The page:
Expert advisers who are unbiased put the most effort into providing high quality information to policy-makers. Yet strongly biased policy-makers may be reluctant to hire unbiased advisers. These are among the conclusions of research by Dr Robert Dur and Professor Otto Swank, published in the Economic Journal. What policy-maker wouldn’t at least occasionally jump at the chance of having a look into the future to see the outcomes of certain policies?
Since the consequences of many policies are complicated and difficult to foresee, policymakers often try to ward off failure by asking experts to provide information on the likely effects of policies. Sometimes, the expert already possesses the information; often, the information has to be produced. This research report is concerned with situations in which a policy-maker needs information that must be produced. An expert must therefore be motivated to collect the information. But the policy-maker will be uncertain how much effort an expert has put into acquiring information. Better information does not always lead to thicker reports.
Moreover, when an expert has an interest in the policy outcome, he or she may manipulate information to distort policy decisions. The research shows that experts who are unbiased towards the policy outcome put the greatest effort into collecting information. The reason is that a strong bias in favour or against a policy reduces the probability that new information will affect the expert”s opinion. Neutral experts thus produce information of high quality.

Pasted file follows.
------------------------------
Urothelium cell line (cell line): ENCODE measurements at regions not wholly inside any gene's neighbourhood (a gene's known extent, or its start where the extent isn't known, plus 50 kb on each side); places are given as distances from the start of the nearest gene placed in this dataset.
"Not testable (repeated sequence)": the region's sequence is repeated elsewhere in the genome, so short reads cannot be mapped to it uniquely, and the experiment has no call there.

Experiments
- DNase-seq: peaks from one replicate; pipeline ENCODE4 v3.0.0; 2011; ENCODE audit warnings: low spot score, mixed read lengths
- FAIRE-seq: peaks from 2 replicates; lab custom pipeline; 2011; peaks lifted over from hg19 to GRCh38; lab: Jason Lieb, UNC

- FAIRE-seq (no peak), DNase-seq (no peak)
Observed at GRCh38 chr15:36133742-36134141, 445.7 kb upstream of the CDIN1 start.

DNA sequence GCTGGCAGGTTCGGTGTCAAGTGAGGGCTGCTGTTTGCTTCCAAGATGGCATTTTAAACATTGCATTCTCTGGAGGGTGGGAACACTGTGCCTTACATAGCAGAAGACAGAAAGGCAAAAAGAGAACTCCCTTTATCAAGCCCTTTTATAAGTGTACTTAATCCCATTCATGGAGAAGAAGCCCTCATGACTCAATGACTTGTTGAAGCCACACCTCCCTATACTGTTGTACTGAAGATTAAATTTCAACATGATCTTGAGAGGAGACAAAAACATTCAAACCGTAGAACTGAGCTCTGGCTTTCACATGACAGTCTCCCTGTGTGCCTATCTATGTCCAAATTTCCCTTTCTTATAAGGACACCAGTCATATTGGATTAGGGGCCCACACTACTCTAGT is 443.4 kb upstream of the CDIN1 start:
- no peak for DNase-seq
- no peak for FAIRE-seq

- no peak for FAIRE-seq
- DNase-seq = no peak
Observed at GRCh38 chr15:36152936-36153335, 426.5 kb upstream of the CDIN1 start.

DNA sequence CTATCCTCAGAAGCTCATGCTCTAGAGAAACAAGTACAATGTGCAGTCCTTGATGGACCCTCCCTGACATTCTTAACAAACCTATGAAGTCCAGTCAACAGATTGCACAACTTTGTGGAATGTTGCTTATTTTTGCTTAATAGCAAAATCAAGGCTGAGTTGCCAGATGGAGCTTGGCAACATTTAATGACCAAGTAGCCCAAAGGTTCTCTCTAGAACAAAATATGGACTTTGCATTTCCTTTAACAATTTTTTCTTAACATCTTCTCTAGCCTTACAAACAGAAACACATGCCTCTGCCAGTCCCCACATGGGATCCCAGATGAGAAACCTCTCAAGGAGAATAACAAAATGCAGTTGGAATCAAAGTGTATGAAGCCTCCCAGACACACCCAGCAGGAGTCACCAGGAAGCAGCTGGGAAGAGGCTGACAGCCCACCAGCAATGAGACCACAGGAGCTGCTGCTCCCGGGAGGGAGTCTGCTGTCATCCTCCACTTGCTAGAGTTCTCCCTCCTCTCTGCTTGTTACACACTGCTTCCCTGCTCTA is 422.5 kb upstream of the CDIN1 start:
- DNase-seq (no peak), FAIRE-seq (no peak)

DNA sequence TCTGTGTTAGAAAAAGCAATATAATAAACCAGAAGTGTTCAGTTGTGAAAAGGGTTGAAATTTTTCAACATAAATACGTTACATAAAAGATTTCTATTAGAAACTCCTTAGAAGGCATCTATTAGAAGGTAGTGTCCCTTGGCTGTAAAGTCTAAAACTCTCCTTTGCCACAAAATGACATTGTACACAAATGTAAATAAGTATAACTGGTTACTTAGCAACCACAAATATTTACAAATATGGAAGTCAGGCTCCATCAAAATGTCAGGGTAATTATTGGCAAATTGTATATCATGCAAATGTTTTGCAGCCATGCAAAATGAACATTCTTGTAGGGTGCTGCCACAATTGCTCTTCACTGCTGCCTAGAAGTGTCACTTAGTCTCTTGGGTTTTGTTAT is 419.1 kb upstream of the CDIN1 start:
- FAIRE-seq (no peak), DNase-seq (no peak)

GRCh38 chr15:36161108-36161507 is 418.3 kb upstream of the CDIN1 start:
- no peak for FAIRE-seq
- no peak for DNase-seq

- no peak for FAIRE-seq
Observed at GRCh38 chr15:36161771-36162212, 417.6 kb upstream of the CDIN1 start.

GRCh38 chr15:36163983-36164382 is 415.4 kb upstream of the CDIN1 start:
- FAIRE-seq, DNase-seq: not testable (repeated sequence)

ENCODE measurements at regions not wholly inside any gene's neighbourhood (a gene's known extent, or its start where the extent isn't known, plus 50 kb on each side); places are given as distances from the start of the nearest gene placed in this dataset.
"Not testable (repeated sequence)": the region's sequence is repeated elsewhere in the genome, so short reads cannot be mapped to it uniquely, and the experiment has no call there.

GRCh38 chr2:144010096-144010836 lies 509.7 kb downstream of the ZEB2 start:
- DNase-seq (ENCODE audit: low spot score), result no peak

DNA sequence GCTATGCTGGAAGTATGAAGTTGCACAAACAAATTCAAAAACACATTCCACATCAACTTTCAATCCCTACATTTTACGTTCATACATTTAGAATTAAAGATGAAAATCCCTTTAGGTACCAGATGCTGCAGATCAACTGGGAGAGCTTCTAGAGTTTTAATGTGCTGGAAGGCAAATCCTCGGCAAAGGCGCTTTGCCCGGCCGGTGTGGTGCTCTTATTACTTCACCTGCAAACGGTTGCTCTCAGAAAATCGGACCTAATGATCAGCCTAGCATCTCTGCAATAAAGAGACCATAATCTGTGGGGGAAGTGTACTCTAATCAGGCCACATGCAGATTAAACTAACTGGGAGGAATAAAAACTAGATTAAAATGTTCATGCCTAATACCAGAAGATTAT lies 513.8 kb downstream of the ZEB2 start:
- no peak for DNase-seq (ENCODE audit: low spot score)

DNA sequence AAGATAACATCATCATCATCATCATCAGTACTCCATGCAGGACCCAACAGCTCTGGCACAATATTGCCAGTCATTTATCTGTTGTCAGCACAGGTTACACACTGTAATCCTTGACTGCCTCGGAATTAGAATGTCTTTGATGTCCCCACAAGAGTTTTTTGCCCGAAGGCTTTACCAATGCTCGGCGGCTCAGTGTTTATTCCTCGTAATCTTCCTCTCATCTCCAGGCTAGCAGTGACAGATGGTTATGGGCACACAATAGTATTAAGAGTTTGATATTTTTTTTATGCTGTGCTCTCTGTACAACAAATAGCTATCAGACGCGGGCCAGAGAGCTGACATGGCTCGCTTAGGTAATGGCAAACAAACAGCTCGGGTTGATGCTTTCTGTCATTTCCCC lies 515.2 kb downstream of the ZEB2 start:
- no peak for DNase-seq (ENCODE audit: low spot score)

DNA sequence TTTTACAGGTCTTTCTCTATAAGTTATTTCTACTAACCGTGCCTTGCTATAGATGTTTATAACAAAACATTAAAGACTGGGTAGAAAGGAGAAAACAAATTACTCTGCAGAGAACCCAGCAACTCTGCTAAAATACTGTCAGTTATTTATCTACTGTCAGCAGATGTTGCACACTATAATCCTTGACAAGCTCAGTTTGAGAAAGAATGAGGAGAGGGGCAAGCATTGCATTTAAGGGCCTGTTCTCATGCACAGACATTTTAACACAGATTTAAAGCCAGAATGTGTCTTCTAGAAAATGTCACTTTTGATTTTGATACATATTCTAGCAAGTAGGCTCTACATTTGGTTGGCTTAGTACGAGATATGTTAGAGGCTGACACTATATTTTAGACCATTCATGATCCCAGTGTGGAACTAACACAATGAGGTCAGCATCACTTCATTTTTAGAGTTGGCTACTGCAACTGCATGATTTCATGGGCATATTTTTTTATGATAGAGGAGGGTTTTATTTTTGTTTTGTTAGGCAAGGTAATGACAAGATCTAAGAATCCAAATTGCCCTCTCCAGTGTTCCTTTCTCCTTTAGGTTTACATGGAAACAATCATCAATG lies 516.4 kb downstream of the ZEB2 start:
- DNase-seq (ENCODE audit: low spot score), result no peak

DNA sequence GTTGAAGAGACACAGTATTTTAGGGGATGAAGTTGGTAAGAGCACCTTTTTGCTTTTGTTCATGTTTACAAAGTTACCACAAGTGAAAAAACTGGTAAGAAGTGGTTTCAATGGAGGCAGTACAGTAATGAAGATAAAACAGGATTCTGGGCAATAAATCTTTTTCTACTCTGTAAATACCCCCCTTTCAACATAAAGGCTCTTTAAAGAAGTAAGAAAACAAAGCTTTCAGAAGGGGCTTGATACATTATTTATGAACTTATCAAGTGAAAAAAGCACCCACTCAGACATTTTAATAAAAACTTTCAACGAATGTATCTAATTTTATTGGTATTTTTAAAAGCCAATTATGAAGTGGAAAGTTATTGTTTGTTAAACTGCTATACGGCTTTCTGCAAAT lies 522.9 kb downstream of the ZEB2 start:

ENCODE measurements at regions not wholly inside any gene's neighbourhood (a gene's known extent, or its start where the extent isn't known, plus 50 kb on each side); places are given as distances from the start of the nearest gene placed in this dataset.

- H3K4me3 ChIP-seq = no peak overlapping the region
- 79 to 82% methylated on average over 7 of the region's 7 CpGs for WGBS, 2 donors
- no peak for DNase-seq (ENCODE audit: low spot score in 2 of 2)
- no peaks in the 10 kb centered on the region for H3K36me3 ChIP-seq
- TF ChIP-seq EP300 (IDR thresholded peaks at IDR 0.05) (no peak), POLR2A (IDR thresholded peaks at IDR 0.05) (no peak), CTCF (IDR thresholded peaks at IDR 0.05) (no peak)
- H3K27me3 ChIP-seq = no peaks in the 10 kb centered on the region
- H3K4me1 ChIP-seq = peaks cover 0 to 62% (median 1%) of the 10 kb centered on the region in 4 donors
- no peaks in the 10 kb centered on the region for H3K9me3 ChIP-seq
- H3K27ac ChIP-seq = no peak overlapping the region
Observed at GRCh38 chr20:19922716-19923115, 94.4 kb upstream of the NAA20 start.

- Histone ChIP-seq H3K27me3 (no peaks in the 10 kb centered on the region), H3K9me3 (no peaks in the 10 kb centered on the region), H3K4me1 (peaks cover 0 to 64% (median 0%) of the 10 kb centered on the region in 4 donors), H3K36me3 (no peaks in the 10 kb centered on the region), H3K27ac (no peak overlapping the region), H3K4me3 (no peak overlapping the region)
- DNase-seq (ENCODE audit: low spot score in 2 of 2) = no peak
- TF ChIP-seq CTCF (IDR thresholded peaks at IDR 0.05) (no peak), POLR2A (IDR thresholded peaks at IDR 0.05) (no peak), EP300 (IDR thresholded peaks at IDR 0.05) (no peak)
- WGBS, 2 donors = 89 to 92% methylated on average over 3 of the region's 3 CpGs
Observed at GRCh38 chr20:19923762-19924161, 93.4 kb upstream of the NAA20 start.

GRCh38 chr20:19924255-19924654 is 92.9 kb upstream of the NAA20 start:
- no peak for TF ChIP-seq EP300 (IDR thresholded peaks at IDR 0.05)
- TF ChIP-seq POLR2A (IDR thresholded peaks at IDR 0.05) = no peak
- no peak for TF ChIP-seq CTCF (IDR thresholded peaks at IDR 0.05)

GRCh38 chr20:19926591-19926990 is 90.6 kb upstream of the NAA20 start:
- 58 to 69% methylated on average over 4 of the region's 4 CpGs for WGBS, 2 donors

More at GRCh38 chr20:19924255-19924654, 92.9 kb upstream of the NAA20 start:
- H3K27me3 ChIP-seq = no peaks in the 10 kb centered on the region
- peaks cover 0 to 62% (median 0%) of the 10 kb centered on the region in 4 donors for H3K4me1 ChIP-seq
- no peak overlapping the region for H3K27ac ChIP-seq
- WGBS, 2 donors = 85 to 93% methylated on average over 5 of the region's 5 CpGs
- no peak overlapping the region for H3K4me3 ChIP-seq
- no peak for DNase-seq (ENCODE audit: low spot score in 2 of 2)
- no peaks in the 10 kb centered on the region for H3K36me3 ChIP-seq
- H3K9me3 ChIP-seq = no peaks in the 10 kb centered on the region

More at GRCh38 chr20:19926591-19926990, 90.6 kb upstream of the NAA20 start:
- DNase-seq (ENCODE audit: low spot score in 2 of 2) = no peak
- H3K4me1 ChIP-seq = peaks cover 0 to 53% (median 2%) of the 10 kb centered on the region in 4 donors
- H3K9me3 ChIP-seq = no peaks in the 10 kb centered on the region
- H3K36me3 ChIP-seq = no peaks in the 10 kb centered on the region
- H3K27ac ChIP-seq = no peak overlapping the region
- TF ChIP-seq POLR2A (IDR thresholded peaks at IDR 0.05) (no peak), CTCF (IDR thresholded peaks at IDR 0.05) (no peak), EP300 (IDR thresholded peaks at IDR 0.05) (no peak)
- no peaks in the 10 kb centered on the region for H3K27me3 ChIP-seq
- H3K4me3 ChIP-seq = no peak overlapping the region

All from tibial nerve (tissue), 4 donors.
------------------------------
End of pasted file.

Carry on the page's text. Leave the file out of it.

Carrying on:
Perfect communication, however, requires that the preferences of the policy-maker and the expert coincide. For example, a policy-maker who is strongly biased against implementing a particular policy may be reluctant to hire a neutral expert, because such an expert will too often recommend implementation of the policy. Hence, when selecting an expert adviser, a policy-maker faces a trade-off between the quality of the information produced and the extent of communication.
”Producing and Manipulating Information” by Robert Dur and Otto Swank is published in the January 2005 issue of the Economic Journal. The authors are at Erasmus University Rotterdam, PO Box 1738, 3000 DR Rotterdam, The Netherlands.
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